The buildings from our recent industrial past can offer some exciting new places for the future, with a heritage character and sense of place. With some creative thinking and ambition, these sites can be be reinvented as part of the sustainable future of the city.
Defined as brownfields in urban planning terms, these sites are often positioned in areas that have transport infrastructure in place, but which offer other challenges. Land may be contaminated by previous industrial uses or require substantial investment to make the site viable for development.
The difficulty with these sites is that it is often cheaper and easier to develop “greenfield” land on the periphery. Ownership issues can be easier and initial investment to decontaminate land on brownfield areas can be prohibitive.
But the current agenda around sustainability could make the possibility of regeneration more competitive. Brownfield sites offer an alternative to new-build projects on sites close to urban centres.
Some of these spaces are quite daunting in scale, due to the nature of the activities they originally housed, and this can offer a challenge as well as an opportunity for new functions and activities. But the heritage of the buildings and surrounding areas can be preserved and enhanced.
Global brownfield regeneration
Globally, brownfield regeneration has reinvented cities and created new cultural quarters, which in turn has had a positive effect on the surrounding economy.
As well as the architectural and urban context of the projects, the stories of the development of the sites themselves offer an insight into how new communities, often creative groups looking to work and co-locate, have colonised these sites and encouraged new cultures to develop and flourish.
In Beijing, the 798 Factory was a military factory, built in the 1950s. In the last ten years it has developed into the Dashanzi Art District or 798 Art Zone.
In 2002, artists and photographers used the curved roof of the factory to create a distinctive gallery and café. This started a range of exhibitions, which attracted more of the artistic community. Art festivals followed and then the surrounding area attracted creative companies and associated businesses. It has been a catalyst for development of the area into a distinctive creative quarter in Beijing.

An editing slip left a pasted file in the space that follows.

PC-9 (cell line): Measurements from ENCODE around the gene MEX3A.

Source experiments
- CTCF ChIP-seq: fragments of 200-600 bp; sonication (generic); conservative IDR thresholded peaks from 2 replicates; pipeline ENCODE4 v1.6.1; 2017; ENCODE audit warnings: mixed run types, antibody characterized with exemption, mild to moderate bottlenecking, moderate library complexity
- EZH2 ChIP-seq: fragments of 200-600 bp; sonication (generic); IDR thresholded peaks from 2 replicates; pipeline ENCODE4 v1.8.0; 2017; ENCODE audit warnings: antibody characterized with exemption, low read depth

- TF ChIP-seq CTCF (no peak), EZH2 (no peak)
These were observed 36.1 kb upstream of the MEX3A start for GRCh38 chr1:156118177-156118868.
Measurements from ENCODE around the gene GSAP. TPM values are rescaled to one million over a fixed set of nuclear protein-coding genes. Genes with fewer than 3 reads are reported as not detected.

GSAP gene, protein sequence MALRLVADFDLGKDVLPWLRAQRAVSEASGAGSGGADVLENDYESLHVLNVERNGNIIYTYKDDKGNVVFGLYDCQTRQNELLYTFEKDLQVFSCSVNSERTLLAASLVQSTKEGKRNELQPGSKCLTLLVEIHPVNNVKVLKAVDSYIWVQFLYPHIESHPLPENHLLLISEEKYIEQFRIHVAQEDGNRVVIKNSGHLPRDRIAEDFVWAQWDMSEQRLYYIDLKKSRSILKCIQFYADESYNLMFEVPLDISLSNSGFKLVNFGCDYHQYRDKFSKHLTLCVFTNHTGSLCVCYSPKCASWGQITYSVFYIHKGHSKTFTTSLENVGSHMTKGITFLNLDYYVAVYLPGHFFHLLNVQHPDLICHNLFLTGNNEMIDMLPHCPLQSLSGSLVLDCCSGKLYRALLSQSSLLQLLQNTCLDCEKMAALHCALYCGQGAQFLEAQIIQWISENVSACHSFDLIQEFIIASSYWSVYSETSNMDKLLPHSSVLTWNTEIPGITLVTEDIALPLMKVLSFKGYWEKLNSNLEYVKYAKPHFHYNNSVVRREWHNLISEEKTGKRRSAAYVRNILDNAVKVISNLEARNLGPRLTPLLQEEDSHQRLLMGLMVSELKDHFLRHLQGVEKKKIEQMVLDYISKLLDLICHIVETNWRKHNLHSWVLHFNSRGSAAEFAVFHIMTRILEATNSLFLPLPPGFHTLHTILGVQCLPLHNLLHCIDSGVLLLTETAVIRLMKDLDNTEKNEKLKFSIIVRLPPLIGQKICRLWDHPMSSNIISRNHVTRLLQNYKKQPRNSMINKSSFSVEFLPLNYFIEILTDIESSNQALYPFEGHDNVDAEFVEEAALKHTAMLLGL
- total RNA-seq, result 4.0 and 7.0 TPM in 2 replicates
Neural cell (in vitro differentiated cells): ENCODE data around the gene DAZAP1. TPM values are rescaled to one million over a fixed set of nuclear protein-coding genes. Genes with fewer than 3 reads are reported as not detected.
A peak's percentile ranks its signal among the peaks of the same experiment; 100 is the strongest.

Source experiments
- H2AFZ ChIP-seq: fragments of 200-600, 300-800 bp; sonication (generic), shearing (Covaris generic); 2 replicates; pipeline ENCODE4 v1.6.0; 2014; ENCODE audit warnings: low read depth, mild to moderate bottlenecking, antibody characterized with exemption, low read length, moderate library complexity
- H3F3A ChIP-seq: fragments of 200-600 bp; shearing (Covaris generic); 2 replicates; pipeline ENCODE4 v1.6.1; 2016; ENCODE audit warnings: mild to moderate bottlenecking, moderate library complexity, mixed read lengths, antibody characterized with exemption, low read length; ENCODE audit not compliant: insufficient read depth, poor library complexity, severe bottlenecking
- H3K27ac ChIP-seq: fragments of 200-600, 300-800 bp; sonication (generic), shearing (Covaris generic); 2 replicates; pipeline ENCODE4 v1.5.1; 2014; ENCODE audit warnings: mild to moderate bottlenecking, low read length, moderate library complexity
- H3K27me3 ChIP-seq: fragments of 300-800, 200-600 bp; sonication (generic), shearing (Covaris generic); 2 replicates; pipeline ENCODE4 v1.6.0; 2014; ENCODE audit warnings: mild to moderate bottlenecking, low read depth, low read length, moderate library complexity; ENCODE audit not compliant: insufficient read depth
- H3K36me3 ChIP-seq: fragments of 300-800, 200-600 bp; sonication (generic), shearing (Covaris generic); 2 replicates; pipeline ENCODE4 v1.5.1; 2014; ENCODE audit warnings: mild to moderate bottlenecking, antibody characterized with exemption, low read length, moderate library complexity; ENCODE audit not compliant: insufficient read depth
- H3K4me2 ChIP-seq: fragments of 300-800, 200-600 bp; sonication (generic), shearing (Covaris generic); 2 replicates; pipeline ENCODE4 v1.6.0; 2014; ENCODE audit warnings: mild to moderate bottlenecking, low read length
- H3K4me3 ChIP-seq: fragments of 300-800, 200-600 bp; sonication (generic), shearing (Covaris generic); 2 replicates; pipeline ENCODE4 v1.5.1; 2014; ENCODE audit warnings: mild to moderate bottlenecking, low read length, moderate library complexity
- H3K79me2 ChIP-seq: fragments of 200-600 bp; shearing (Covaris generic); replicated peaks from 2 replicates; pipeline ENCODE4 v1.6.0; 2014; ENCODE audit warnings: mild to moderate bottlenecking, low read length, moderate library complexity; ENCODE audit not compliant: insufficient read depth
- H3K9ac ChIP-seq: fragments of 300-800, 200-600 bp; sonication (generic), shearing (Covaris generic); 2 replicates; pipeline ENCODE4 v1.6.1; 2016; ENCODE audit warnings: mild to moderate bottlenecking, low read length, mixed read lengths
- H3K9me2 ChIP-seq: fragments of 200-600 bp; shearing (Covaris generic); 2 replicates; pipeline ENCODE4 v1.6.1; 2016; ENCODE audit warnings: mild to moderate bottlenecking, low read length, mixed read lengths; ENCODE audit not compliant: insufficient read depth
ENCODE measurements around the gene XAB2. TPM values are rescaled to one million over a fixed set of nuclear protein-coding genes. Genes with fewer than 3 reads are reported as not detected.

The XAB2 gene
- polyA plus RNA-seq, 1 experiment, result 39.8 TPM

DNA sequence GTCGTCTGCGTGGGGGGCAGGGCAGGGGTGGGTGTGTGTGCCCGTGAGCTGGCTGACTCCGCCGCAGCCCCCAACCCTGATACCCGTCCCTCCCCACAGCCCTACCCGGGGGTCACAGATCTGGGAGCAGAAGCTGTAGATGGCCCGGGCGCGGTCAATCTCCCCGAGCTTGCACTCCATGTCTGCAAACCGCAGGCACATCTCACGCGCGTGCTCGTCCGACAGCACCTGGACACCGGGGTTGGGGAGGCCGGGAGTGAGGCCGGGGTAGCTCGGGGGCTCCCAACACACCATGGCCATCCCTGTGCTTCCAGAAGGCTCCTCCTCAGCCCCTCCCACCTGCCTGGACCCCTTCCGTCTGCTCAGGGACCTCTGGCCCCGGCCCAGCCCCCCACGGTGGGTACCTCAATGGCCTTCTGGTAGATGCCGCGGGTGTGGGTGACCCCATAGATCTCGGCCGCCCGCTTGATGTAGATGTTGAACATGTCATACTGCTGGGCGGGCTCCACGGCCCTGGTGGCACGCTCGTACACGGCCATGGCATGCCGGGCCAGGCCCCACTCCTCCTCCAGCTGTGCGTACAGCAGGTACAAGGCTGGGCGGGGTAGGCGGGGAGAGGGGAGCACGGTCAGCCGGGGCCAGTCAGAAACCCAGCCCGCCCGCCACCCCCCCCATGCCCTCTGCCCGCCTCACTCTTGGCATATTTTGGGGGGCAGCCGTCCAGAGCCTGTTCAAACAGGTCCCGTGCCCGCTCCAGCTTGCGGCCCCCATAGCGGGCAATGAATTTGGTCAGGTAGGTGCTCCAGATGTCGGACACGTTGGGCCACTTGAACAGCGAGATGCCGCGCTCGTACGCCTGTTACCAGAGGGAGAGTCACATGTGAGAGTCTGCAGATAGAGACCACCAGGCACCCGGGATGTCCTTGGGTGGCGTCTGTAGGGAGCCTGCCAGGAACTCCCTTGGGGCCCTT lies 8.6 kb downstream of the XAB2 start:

Across the harbour from Central Amsterdam station, the Nederlandsche Dok en Scheepsbouw Maatschappij (NDSM) site was the largest shipbuilding company in the world during the 1930s. It built passenger ships, naval warships and cargo ships.
In the 1970s it stopped building ships and closed, becoming derelict, in the early 1980s. But its proximity to Amsterdam, a short ferry trip away, offered a site for a new artist community. Initially it was sporadic, but a community formed Kinetisch Noord. This was encouraged by the local authorities, who offered support to develop the area and subsidies to create a creative community mainly housed within the old ship-building shed.
This cooperative group encouraged new businesses who need workshop space to literally build their own spaces within the large open boat shed. They have created a distinctive community of creative craft-based business.
Alongside this, a new “student village” has emerged, built to respond to the shortage of cheap student accommodation across Amsterdam. So a new community is evolving, started from a derelict industrial building, now offering employment and enterprise for a new “quarter” of Amsterdam, well connected by boat, a 15-minute trip to central Amsterdam station.
In Australia there are similar developments. The Boat Builders Yard, by 6 Degrees Architects, is originally Shed 4, South Wharf maritime precinct, on the Yarra River in Melbourne. The scheme, completed in 2011, is an important site in terms of its location at a point where the Melbourne Exhibition and Convention Centre and World Trade Centre offices are all co-located.
The project has tried to provide a “human scale” connection across and between these iconic buildings as well as redefining an industrial site. The project presents a new use for the boat shed, as a bar, but also involves a complementary landscape scheme to redefine the site and pedestrian routes.
It provides a new use for a redundant building and capitalises on the maritime context. Internal and external spaces connect to the view and surrounding waterfront character, but also serve to knit together, through landscape, new routes and connections through and across the site, creating a new “place”.
All these projects sit in different cities. Each is subject to pressures for development, with different economic and planning constraints and opportunities. They have all capitalised on their location.
Developers have an opportunity to build on the history of these sites. The stories these sites have to tell can themselves become a marketing commodity and add value. On many sites this has provided an economic advantage that has created new investment potential.
Development of our cities is essential, but we need to consolidate our physical communities, when possible, to make services and existing infrastructure more efficient and effective.
Lorraine Farrelly does not work for, consult to, own shares in or receive funding from any company or organisation that would benefit from this article, and has no relevant affiliations.
This article was originally published on The Conversation. Read the original article.